Justice Thomas, who hasn't spoken during a court argument in five years, supported the California bill for a different reason -- because early American Puritan society placed the father in total control of a family and anyone wishing to speak to a child had to go through him.
Thomas' entire dissent is a long list of early American source material.
Part of the father’s absolute power was the right and duty “to fill his children’s minds with knowledge and... make them apply their knowledge in right action.” [cit. omitted] Puritans thought children were “innately sinful and that parents’ primary task was to suppress their children’s natural depravity.” [cit. omitted]. Accordingly, parents were not to let their children read “vain Books, profane Ballads, and filthy Songs” or “fond and amorous Romances, ... fabulous Histories of Giants, the bombast Achievements of Knight Errantry, and the like.”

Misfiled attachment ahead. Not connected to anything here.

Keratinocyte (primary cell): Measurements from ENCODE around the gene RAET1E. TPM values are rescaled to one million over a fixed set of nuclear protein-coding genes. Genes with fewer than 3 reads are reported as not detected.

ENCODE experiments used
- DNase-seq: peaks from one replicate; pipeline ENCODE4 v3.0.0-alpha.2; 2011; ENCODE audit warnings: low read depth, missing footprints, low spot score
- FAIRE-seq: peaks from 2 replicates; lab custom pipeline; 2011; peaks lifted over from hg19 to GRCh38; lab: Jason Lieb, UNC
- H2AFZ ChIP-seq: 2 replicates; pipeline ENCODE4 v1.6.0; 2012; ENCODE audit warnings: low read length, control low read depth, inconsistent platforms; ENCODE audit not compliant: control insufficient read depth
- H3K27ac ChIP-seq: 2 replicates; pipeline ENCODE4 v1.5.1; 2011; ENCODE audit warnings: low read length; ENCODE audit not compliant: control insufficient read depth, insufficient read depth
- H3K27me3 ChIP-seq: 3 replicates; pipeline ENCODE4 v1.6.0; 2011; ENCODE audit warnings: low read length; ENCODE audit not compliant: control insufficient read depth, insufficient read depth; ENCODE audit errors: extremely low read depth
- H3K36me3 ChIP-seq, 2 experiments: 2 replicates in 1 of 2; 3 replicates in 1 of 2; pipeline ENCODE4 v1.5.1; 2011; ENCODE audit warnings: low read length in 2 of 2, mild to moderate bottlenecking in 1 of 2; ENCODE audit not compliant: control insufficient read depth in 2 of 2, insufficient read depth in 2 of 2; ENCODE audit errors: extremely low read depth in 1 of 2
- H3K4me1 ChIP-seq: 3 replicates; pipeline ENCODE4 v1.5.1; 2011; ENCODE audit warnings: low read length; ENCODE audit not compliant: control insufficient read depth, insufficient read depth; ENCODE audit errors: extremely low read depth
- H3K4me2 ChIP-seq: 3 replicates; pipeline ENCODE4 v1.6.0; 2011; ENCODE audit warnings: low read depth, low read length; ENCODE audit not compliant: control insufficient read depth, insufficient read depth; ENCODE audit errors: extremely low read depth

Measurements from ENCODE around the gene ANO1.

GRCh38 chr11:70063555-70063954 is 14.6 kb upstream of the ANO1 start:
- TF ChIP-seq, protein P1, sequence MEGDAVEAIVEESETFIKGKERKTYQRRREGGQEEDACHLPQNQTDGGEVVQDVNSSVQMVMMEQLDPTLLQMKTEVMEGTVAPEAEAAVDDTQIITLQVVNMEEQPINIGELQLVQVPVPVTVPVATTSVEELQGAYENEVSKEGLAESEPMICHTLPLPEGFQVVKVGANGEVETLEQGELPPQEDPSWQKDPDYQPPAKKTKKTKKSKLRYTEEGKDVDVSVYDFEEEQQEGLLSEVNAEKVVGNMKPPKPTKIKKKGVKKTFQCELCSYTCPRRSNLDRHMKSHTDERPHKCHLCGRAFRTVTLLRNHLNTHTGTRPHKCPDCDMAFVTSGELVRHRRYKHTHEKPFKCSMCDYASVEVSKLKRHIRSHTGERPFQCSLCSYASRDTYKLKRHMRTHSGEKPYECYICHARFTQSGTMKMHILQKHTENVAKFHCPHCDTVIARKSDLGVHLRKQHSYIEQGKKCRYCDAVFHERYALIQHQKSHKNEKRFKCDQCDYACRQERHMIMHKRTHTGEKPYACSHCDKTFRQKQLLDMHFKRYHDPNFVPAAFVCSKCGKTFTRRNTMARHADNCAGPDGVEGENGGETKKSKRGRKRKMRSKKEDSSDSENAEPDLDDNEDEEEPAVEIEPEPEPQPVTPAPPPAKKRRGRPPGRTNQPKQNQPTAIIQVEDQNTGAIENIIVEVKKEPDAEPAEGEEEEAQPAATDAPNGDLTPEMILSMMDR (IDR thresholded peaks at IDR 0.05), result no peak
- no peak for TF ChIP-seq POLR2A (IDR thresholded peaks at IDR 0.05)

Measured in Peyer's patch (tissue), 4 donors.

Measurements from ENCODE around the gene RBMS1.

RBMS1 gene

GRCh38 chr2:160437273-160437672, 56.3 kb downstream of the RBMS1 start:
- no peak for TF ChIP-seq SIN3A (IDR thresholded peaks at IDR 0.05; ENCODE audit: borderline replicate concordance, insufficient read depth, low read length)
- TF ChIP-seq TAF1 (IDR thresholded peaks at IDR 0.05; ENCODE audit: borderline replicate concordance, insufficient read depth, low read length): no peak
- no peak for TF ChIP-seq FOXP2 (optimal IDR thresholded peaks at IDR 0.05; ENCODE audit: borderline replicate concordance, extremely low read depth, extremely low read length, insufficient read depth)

It goes on like this for some time.
Puritans and Lady Godiva: why two justices voted to uphold California's video game law